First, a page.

Some versions of “Account of a Visit from St. Nicholas” charm with nostalgic familiarity; some charm with imaginative typographical errors; some charm by being just the most whacked-out version imaginable. The poem reprinted in Historic Tales of Olden Time is the latter. Whole sections are dropped (no reindeer names!); the lines that aren’t dropped are strangely transformed. The copy of Historic Tales digitized as part of the Sabin database has double exclamation marks in the margin of the poem, indicating that an early reader was as floored by the version as we are.

How did the poem get so altered? Probably the vagaries of memory. By 1833, the poem had been reprinted dozens of times—mostly in newspapers, in December—but a copy may not have been at hand when John F. Watson decided to include it in his book. Memory does, after all, have its limits. Nevertheless, it’s an entertaining version of a delightful poem.


http://www.merrycoz.org/moore/1833Olden.xhtml
Not quite “A Visit from St. Nicholas” (from Historic Tales of Olden Time, Concerning the Early Settlement and Progress of Philadelphia and Pennsylvania, by John F. Watson; Philadelphia: E. Littell and Thomas Holden, 1833; pp. 156-157)

The “Belsh Nichel” and St. Nicholas has been a time of Christmas amusement from time immemorial among us; brought in, it is supposed, among the sportive frolics of the Germans. It is the same also observed in New York under the Dutch name of St. Claes. “Belsh Nichel,” in high German, expresses “Nicholas in his fur” or sheep-skin clothing. He is always supposed to bring good things at night to good children, and a rod for those who are bad. Every father in his turn remembers the excitements of his youth in Belsh-nichel and Christ-kinkle nights, and his amusement also when a father, at seeing how his own children expressed their feelings on their expectations of gifts from the mysterious visiter! The following fine poetry upon the subject must gratify the reader:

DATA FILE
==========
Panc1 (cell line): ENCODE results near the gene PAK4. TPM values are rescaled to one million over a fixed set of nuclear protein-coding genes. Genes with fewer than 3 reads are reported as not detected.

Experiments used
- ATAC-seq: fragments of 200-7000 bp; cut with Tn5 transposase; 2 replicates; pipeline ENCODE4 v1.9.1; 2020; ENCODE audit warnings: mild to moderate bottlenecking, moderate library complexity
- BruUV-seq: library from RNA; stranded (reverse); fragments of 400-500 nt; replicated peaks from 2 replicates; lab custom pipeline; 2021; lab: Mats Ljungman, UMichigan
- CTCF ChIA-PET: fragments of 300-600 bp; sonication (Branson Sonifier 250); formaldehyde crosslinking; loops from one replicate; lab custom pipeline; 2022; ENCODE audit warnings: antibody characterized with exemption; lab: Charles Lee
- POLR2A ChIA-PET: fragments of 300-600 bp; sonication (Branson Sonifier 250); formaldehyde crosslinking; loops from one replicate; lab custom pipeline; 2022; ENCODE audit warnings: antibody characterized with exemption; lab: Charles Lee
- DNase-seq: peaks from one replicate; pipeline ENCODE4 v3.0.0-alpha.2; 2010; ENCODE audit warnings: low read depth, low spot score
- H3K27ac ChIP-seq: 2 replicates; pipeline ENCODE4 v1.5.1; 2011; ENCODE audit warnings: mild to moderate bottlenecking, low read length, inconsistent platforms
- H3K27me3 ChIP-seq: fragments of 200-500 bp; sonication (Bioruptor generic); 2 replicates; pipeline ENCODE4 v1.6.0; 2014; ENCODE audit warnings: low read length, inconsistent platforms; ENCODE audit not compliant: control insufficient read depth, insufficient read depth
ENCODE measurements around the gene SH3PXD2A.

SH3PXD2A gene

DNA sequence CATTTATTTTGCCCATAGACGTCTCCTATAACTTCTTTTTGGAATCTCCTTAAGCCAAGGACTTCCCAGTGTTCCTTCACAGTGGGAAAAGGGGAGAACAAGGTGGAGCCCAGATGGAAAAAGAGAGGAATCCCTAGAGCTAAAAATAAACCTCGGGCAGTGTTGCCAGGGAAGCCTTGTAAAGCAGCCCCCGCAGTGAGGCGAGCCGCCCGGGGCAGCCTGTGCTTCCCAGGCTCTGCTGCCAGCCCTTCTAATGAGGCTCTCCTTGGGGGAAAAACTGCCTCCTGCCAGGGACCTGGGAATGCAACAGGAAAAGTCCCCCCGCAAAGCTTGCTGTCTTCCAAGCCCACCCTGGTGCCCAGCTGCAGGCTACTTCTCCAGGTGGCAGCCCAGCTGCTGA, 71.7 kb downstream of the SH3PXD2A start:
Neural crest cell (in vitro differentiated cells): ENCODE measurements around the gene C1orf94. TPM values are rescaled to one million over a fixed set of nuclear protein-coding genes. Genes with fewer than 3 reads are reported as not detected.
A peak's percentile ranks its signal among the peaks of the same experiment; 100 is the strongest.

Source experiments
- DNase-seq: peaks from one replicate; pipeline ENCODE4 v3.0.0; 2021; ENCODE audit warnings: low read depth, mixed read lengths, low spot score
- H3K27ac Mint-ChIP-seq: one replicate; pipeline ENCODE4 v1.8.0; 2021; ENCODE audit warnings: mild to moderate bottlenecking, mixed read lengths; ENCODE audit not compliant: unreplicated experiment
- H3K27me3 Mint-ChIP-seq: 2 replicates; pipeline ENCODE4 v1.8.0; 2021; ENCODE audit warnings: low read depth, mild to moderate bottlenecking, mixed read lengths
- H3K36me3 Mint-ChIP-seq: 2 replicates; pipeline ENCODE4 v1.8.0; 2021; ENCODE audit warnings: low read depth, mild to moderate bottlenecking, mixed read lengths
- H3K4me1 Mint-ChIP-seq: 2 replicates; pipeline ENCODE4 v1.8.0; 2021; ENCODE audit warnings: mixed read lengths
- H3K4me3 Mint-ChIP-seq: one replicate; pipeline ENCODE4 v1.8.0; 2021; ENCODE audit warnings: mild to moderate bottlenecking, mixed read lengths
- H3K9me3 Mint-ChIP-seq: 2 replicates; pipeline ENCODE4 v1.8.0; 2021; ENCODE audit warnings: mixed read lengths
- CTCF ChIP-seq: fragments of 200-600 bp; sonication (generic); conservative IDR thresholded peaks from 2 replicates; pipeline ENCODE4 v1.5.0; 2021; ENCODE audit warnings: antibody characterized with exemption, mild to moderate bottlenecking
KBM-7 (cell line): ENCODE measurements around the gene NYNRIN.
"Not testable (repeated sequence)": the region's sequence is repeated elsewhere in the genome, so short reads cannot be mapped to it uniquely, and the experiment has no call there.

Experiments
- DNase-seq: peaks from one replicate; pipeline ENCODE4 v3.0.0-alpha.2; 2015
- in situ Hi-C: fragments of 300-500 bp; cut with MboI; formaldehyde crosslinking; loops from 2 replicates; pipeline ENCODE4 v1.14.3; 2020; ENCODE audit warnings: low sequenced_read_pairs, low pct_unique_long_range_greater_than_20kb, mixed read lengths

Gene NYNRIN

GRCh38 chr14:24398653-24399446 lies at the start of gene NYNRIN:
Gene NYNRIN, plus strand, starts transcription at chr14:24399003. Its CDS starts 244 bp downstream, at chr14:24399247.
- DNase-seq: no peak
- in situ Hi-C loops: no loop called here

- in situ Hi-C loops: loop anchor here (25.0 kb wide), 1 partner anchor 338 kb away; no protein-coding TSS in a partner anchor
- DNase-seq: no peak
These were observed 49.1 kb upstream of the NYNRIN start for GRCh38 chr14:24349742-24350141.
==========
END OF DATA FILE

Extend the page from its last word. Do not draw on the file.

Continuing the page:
It was the night before Christmas, when all through the house

Not a creature was stirring, not even a mouse;

When what in the air, to my eyes should appear,

But a miniature sleigh and eight tiny reindeer;

With a little old driver so lively and quick,

I knew in a moment, it must be Saint Nick!

Soon, on to the house top, his coursers, they flew,

With the sleigh full of toys and Saint Nicholas too;

As I roll’d on my bed and was turning around,

Down the chimney Saint Nicholas came with a bound!

He was dressed all in fur, from his head to his foot,

And his clothes were all tarnished with ashes and soot;

The stump of a pipe he held fast in his teeth,

And the smoke it encircled his head like a wreath.

He had a broad face and a little round belly,

That shook when he laughed, like a bowl-full of jelly.

-----
p. 157

He spoke not a word, but went straight to his work:

Soon filled all the stockings, then turned with a jerk;

And laying his finger aside of his nose,

And giving a nod, up the chimney he rose.

He sprang to his sleigh, to his team gave a whistle,

And away they all flew like the down of a thistle;

And I heard him exclaim, ere he drove out of sight,

“Happy Christmas to all, and to all a good night.”

Copyright 1999-2017, Pat Pflieger
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